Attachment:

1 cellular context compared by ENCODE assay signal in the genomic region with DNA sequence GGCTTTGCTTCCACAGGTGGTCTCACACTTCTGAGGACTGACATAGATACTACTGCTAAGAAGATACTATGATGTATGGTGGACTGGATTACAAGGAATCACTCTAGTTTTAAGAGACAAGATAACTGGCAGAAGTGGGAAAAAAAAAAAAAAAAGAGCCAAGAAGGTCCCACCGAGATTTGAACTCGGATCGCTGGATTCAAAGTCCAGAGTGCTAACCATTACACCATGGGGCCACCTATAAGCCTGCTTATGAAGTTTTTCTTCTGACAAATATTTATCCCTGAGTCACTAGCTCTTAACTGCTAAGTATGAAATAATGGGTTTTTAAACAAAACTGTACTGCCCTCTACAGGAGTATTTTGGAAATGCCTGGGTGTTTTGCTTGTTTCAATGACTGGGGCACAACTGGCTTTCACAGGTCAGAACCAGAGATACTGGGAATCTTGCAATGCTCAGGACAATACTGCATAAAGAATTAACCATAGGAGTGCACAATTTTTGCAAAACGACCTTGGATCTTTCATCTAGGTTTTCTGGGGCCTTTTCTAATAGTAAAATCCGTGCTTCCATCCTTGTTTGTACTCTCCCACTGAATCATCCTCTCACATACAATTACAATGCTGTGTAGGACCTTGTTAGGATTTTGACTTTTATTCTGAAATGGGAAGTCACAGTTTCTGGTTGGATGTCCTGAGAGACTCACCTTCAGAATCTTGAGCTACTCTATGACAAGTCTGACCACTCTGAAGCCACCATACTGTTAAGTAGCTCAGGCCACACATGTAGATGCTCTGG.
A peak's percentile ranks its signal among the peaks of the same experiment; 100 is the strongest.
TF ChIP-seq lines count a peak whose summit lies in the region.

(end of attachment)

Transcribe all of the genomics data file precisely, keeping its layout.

1 cellular context compared by ENCODE assay signal in the genomic region with DNA sequence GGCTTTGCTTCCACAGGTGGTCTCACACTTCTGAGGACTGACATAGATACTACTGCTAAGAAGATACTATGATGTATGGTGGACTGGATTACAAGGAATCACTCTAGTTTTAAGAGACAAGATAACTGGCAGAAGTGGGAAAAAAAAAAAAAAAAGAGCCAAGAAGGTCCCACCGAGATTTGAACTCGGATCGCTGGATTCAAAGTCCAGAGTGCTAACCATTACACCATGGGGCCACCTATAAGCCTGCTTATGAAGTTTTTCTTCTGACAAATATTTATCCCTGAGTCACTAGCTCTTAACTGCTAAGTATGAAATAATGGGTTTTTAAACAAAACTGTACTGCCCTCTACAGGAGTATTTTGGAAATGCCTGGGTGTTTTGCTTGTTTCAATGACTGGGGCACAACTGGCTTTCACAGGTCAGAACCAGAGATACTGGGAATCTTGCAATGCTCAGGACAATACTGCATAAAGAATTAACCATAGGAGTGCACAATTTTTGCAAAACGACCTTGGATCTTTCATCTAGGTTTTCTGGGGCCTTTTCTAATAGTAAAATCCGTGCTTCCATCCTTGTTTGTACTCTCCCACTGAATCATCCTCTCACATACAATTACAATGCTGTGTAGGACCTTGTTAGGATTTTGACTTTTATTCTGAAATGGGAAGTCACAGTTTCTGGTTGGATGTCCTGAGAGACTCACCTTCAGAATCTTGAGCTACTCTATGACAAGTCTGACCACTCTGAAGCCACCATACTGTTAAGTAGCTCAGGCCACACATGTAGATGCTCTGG.
A peak's percentile ranks its signal among the peaks of the same experiment; 100 is the strongest.
TF ChIP-seq lines count a peak whose summit lies in the region.